How a Double-Amputee Engineer Developed Cutting-Edge Bionic Limbs

Posted in Orthopedics by Stephen Levy on February 4, 2014
Bionic limb
(courtesy BiOM)

Looking like they could have been assembled from spare parts for the latest RoboCop, the most advanced lower-leg prosthetics available today are arguably made by BiOM (Bedford, MA). The company's powered artificial ankle is unlike any other commercially available ankle device. The BiOM Ankle System replaces the function of lost muscle and tendon anatomy, stiffening and powering the prosthetic ankle. The idea is to duplicate, as closely as possible, what the muscles do in a natural leg.

The BiOM is the brainchild of MIT professor Hugh Herr, PhD, who lost his lower limbs to frostbite in a mountain climbing accident in 1982. Frustrated with the passive prosthetics on the market, Hugh developed prototypes for the devices out of wood and metal that eventually enabled him to climb mountains better than he could with his natural limbs. Herr has continuously improved the designs over the past three decades, making them motorized and flexible, and thus capable of simulating the form and function of natural muscle tissue and bone.

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The device is an example of how microprocessor and sensor advances are enabling advances in prosthetics.

The BiOM is embedded with sensors, which relay information to a computer that determines the user's intention to stand, walk, or run as well as the surrounding environment. The device can emulate the spinal cord's communication with the limbs. "A lot of bionics is stealing from nature," Herr quipped in a recent talk captured by Business Insider. Now that the technology has been shown to emulate human mobility, Herr believes the next stage is to use prosthetics to extend what humans are capable of and develop prosthetics that can interface directly with the nervous system.

Time magazine has termed Herr the "Leader of the Bionic Age." In 2012, UBM Canon's own MD+DI magazine honored the BiOM Ankle Prosthetic Device with a Silver award at the Medical Design Excellence Awards. Popular Mechanics magazine was so impressed they honored Herr, the device's inventor and BiOM's chief technical officer, with their first annual Breakthrough Leadership Award for his work in developing next-generation prosthetic devices. Herr is head of MIT Media Lab’s Biomechatronics Group and NEC career development Professor.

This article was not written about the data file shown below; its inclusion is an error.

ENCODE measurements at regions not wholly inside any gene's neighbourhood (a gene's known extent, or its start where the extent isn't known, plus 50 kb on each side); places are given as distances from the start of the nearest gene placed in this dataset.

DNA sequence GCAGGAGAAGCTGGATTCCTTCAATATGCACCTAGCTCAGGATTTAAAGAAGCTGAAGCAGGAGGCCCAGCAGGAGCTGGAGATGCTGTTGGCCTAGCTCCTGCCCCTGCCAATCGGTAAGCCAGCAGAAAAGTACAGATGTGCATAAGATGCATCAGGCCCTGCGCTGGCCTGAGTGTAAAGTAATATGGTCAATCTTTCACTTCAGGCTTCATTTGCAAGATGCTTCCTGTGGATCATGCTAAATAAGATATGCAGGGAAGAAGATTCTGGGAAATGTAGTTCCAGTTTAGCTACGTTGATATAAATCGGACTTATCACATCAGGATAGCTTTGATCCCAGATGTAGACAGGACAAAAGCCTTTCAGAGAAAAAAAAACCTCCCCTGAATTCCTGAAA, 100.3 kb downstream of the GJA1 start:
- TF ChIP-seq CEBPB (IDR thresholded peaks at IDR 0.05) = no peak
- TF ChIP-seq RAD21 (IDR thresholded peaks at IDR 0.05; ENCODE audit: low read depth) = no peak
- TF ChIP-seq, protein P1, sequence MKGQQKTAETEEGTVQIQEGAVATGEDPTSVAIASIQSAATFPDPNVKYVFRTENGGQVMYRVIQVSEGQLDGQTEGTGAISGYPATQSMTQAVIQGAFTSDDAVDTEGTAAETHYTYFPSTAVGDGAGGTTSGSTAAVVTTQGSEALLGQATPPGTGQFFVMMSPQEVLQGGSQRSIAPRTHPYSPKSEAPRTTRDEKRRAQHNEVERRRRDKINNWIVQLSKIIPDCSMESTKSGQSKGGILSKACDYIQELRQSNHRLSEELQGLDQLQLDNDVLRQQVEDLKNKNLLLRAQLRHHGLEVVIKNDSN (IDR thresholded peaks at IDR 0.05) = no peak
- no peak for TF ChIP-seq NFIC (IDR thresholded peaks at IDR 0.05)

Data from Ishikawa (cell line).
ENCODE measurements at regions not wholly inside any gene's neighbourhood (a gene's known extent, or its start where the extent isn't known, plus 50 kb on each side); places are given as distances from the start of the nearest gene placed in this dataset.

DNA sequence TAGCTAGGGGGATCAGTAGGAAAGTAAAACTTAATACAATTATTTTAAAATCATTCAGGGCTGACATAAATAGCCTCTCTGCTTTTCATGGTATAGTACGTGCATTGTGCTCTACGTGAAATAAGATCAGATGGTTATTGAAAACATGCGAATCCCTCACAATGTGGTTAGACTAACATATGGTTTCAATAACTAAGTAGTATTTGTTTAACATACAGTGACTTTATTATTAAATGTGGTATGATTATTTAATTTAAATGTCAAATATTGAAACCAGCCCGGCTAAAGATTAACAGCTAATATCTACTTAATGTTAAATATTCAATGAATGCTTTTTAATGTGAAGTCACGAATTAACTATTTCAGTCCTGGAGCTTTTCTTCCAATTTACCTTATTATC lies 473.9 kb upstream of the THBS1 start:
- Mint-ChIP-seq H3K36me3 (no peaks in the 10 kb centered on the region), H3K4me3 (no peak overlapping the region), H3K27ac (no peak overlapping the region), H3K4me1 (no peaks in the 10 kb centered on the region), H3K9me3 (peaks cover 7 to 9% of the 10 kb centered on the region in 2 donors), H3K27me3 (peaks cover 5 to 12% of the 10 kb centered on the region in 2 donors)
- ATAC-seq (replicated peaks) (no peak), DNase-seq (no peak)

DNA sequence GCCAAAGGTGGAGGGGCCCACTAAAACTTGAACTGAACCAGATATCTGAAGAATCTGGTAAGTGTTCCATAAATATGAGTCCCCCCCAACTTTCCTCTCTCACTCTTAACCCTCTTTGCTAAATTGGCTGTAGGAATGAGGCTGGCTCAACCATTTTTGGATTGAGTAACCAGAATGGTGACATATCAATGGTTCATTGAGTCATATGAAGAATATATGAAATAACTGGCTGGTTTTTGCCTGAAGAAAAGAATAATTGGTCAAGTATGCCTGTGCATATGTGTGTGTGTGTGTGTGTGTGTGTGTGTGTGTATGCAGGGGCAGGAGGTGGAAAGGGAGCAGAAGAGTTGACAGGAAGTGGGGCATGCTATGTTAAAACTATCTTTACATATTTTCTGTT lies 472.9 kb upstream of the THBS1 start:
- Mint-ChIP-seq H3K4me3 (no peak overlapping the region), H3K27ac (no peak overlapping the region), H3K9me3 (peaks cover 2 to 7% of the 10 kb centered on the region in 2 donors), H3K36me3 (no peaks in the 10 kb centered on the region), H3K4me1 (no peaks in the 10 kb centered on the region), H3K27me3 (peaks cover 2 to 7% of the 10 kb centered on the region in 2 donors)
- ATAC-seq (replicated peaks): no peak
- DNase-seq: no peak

Herr's BiOM Ankle System is powered by a battery that currently holds sufficient charge to power about 4000 steps. This Bionic Propulsion, as Herr calls it, is a unique ankle technology that actually mimics the action of the Achilles tendon and other muscles, powering movement and producing a more natural gait. The company's website says no other commercially-available ankle device provides this propulsion during the walking phase when the foot is in contact with, then pushing off from, the ground.

This propulsion energizes a person’s gait. The onboard microprocessors provide programmable ankle stiffness modulation and variable power assist.  By replacing lost muscle function, Bionic Propulsion improves the wearer's mobility and provides additional stamina to walk greater distances…faster. It’s designed to make the wearer feel safer and more stable on stairs, ramps, and uneven terrain.

The BiOM prosthesis has 2 microprocessors and 12 sensors that allow walking and even running with a natural gait. The artificial intelligence in the software interprets the sensor data to keep the user automatically balanced and moving. The microprocessors and sensors allow natural movement, but  users get no sensory feedback at this stage of development. Current research at the MIT Media Lab could change this, as they are working on connecting the device to nerve tissue to restore some degree of feeling to the wearer.

Matt Albuquerque, president of Next Step Bionics & Prosthetics, which sells the ankle, told Jason Schwartz in an article for Boston magazine, “We’ve had some people say to us it’s the closest thing they’ve had to having their leg back. That had been something I’ve never heard before.”

However, Schwartz points out one problem. “At about $50,000, it costs up to $40,000 more than a standard prosthesis, and isn’t covered by Medicare, Medicaid, or most insurers. That means most amputees can’t afford it.” BiOM has sold about 1000 units since it launched the product in 2011, Schwartz reported in December 2013, and most of its customers have been veterans, covered by the Department of Defense or the Veterans Administration.

BiOM was founded in 2006 by Herr. Originally named iWalk, the company has received funding and support from the U.S. Department of Veterans Affairs, the U.S. Army’s Telemedicine and Advanced Technology Research Center (TATRC) and leading investment firms.